The development and implementation of a late blight fungicide spray model for Canadian potato growers

Project Code PRR06-360

Project Lead

Ron Pitblado - University of Guelph

Objective

To establish a weather-based decision model to assist growers in determining when fungicides should be applied in an efficient, cost effective and environmentally friendly manner for the control of late blight in potatoes

Summary of Results

Late blight disease can be devastating in weather conditions favourable to the disease, causing losses to crop both in the field and in storage. Growers reduce their production risks by spraying with a series of "protectant" fungicides. The potential cost of failing to control potato foliar diseases, especially late blight, is so high that growers are currently not prepared to risk their crops to a reduced spray program. The objective of this project was to establish a new weather-based decision model that could be used across Canada to assist growers in determining when fungicides should be applied for the control of late blight in potatoes.

Initially, four different weather-based decision spray models that have previously been used were compared and evaluated in regions across Saskatchewan, Manitoba, and Ontario. Analysis indicated that these models did not completely address the needs of potato growers, or the delivery was not very grower friendly. In the 2006 season, the number of predicted application dates varied among models even under the same weather conditions per site. As a result of these inconsistencies between current models, a new model called SPUDcast was developed by Weather Innovations Incorporated (WIN) that incorporated the benefits of previous models and added further features to improve acceptance by growers.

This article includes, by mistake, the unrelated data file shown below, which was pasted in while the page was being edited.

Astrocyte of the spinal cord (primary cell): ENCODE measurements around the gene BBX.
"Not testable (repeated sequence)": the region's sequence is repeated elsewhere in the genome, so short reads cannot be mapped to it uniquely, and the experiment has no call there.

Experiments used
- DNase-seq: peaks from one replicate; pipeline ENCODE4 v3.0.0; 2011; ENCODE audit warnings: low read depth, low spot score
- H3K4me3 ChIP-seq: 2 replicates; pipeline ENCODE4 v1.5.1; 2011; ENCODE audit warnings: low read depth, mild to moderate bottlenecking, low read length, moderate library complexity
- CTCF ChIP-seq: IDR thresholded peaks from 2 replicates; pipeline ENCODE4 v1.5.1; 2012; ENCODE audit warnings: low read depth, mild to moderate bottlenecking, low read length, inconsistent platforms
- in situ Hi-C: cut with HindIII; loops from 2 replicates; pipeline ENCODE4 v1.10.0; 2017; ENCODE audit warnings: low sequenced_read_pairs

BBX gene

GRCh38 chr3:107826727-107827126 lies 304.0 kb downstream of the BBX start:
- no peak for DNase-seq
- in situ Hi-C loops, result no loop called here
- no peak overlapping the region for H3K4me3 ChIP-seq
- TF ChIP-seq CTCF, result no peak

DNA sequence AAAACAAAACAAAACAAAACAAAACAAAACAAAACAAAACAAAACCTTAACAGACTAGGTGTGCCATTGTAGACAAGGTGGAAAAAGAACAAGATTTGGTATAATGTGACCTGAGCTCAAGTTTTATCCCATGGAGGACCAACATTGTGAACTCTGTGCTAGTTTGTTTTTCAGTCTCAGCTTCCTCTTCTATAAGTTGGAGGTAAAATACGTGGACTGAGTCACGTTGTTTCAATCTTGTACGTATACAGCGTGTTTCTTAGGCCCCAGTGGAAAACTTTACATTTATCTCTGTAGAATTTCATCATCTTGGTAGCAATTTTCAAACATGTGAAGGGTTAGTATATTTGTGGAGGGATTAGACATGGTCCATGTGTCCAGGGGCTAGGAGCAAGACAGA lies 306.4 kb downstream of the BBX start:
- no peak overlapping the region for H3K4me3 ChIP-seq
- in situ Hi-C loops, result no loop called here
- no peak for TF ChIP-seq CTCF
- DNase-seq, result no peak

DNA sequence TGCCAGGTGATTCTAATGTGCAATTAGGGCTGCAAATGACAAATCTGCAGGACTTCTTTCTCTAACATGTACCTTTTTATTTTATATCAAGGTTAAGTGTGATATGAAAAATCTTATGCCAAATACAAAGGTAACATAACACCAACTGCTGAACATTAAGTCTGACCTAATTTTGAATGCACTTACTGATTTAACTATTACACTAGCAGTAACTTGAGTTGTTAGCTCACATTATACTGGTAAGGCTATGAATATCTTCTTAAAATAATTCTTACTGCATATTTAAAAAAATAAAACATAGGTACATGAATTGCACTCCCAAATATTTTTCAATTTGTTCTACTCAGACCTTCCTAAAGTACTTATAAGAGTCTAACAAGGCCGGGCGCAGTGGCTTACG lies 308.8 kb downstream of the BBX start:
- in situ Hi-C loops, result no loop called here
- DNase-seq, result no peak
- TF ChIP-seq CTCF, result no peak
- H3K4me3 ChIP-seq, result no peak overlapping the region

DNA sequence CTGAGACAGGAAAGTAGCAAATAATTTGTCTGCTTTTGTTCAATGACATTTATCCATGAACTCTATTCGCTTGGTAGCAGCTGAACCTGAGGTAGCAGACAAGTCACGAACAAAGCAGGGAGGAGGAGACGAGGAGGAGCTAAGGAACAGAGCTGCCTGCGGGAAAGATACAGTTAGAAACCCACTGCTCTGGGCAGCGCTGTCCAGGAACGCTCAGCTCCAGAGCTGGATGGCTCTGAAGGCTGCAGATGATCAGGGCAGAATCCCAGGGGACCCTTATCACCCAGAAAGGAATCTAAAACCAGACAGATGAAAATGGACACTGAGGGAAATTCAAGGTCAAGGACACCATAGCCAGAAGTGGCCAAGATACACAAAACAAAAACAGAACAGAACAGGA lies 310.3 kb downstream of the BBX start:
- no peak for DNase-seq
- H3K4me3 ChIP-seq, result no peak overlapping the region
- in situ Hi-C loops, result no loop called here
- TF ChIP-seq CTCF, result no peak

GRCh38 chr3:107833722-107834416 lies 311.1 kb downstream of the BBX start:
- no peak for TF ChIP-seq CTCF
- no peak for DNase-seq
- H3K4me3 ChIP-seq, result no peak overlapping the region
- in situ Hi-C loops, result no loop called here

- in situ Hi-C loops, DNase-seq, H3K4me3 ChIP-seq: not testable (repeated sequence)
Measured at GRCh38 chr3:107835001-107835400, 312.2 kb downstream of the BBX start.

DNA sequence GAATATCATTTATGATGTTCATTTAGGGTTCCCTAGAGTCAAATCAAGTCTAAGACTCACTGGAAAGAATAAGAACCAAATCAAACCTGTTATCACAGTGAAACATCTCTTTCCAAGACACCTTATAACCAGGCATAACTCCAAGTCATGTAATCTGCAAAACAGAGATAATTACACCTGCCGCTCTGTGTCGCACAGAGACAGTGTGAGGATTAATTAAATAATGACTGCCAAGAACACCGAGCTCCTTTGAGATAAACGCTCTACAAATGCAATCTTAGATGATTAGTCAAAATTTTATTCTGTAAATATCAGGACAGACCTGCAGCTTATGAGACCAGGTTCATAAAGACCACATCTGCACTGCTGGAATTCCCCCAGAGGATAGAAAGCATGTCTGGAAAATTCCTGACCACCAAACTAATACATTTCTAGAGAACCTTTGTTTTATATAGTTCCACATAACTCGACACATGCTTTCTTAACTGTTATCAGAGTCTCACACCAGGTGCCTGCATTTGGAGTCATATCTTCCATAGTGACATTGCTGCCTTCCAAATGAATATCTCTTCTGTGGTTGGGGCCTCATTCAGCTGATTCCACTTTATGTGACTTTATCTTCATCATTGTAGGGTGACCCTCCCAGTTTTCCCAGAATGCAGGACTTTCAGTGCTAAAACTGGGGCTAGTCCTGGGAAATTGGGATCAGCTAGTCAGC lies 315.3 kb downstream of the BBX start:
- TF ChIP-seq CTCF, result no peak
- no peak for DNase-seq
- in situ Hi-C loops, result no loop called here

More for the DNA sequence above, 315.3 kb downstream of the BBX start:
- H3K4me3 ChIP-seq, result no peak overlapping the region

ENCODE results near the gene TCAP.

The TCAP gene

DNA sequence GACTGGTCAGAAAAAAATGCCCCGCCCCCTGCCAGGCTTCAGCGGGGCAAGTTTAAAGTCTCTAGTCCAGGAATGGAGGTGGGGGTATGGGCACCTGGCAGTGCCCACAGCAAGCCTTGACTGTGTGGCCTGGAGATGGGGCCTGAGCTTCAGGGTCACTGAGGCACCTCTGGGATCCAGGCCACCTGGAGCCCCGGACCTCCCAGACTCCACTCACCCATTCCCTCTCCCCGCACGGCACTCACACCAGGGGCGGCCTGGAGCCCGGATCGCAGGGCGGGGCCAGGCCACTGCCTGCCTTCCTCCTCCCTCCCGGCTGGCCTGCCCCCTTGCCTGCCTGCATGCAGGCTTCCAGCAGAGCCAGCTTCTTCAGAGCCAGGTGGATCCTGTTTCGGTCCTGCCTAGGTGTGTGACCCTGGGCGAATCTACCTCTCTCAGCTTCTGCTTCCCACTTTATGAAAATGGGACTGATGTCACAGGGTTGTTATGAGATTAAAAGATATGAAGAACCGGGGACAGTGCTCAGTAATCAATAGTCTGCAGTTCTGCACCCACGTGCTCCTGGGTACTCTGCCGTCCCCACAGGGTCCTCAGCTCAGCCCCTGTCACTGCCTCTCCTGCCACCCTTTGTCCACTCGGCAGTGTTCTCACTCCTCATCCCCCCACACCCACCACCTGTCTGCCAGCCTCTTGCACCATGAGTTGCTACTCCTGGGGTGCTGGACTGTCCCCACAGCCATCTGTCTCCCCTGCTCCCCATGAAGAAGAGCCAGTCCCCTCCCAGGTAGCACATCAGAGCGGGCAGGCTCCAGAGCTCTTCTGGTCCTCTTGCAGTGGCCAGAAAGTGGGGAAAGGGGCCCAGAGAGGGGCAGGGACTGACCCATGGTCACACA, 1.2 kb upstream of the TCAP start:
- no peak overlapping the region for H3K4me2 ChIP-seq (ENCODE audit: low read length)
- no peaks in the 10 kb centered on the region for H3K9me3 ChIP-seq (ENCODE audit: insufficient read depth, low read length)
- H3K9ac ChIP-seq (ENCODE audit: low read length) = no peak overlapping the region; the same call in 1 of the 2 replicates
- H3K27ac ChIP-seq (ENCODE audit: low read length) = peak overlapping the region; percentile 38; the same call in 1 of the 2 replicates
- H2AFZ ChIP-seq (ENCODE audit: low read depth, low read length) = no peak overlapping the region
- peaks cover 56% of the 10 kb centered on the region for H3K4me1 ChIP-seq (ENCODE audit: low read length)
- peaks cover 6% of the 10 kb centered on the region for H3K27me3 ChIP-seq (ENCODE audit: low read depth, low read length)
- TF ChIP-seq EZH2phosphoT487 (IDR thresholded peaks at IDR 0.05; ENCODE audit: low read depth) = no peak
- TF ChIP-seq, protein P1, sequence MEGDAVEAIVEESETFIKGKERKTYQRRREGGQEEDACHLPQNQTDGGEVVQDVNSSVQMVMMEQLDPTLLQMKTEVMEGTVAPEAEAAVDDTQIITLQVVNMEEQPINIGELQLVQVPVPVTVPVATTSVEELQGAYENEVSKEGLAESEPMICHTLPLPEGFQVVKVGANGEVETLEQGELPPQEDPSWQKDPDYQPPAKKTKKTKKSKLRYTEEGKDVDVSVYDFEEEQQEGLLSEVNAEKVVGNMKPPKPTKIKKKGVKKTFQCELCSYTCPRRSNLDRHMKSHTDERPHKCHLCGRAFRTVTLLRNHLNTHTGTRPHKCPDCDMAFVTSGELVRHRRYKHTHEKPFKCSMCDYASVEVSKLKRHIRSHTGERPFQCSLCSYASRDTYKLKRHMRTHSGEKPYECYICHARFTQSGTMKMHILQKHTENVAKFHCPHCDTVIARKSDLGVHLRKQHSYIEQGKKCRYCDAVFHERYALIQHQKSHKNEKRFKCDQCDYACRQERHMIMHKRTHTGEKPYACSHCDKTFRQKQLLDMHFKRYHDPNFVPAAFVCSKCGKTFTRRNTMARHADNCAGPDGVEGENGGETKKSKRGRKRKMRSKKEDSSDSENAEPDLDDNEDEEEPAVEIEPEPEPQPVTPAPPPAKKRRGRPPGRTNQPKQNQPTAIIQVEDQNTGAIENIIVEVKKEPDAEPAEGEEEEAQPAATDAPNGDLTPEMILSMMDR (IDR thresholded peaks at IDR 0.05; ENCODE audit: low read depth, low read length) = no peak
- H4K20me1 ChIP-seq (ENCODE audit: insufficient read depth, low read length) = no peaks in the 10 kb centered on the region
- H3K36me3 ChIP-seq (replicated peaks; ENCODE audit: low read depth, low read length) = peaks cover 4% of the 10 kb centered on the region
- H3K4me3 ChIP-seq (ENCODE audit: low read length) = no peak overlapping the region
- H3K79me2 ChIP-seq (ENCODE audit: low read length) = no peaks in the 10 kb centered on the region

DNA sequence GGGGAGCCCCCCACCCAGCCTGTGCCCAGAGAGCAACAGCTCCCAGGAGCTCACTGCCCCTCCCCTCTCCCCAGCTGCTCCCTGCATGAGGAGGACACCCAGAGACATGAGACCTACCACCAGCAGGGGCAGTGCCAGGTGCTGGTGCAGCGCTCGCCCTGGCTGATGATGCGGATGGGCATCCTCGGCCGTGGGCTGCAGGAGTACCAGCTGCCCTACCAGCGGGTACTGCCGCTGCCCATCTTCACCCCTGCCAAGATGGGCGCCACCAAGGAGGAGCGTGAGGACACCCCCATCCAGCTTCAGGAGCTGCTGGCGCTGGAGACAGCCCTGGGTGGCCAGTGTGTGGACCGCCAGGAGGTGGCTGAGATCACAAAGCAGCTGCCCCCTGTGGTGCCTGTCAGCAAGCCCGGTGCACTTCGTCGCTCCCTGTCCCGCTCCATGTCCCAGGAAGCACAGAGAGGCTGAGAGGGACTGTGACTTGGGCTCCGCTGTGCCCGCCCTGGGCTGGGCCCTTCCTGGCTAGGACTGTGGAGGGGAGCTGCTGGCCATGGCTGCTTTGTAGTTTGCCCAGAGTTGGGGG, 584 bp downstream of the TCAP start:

SPUDcast can use a leaf wetness sensor (WIN cylindrical LW) rather than just relying on relative humidity measurements. The model incorporates a 3-day forecast to further assist growers in anticipating their spray application decisions. It has two models to address the needs of both smaller and larger potato enterprises.

Model A (timed interval spraying) determines the length of time between initial and subsequent spraying based on a critical threshold value. With 3-day forecasting, model A can anticipate several days ahead when to get ready and spray the potatoes. Model A is proposed to be used in regions where late blight continues to be a threat, yet does not occur every year.

Model B (dynamic dosage model) is used for a 7-day spraying schedule, where growers can choose to alter rates and choice of fungicides. The lowest recommended rate would be used during most of the season, and only when conditions favour disease development would a higher rate of chemical be recommended. Model B is proposed to be used in regions where late blight is a continuing threat, with local outbreaks occurring every year. The 7-10 day schedule is maintained but allows for better decision making when choosing type of fungicide needed and most appropriate label rate to apply. These controlled dosages would decrease the number of systemic or erradicant fungicides used, thereby decreasing financial costs and environmental pesticide loading. SPUDcast was shown to provide recommendations suitable for each region.

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